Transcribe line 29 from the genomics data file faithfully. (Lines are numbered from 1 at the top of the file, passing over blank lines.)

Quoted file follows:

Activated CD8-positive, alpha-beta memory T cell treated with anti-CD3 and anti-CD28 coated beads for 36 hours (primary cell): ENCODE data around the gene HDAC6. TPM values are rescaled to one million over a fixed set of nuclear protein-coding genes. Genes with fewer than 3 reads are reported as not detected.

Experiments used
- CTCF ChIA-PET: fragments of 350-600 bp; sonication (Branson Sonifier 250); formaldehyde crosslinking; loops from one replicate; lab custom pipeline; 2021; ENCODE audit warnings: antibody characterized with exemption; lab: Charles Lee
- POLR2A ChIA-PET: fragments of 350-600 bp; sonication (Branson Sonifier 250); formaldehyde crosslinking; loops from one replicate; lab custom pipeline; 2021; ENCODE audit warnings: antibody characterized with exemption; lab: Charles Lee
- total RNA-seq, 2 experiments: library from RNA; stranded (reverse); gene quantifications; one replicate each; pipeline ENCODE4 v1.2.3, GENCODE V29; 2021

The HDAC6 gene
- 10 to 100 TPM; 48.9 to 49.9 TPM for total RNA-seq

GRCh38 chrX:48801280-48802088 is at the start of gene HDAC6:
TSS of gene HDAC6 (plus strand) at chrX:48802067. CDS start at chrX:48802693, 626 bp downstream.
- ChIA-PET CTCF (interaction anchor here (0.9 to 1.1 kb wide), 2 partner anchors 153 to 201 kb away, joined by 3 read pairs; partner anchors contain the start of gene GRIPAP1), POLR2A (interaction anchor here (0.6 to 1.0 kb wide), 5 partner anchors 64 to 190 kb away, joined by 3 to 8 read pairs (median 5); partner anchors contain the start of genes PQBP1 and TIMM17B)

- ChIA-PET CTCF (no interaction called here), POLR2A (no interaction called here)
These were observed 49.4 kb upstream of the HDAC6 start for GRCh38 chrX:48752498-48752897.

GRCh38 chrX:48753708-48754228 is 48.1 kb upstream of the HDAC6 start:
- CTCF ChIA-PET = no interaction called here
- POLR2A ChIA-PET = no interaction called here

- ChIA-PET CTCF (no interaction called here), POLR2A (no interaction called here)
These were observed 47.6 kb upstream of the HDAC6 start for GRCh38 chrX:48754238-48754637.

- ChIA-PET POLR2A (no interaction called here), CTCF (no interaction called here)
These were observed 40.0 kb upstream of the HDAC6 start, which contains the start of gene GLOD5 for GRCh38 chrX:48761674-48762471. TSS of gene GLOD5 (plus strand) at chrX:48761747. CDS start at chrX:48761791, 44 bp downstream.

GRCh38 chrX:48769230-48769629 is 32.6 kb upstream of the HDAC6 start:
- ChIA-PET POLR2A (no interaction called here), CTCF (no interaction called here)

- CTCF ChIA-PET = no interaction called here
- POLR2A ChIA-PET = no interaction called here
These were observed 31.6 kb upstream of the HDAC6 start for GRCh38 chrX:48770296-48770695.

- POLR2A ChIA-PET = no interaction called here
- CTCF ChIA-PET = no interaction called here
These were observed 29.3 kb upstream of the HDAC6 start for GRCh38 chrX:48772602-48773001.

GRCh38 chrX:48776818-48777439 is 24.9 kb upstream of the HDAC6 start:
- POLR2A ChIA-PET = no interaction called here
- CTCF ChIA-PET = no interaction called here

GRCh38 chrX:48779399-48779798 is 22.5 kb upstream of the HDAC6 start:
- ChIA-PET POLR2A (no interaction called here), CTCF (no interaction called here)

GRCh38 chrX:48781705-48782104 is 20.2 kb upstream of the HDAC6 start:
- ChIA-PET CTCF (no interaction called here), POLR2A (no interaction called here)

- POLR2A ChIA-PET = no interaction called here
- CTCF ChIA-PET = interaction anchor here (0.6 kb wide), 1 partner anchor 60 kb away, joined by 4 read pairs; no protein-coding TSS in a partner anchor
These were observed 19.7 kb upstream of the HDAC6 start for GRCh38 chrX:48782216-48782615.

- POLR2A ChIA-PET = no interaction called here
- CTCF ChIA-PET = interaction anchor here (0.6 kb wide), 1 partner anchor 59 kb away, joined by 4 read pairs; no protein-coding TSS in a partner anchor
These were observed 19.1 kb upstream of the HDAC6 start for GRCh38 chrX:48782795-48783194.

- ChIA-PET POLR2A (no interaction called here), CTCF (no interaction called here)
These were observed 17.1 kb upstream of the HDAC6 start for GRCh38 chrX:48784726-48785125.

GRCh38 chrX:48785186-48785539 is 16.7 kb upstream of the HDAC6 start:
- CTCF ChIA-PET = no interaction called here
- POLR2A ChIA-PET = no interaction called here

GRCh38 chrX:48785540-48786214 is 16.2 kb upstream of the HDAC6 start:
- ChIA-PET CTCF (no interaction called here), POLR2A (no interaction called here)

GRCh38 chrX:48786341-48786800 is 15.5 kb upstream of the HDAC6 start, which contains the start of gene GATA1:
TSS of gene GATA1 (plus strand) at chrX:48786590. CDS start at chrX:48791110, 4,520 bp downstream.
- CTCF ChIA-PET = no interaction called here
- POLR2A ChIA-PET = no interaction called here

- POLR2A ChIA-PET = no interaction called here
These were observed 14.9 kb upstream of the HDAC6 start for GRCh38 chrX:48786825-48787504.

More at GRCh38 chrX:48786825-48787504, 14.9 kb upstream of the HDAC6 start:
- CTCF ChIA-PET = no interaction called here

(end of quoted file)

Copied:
- POLR2A ChIA-PET = no interaction called here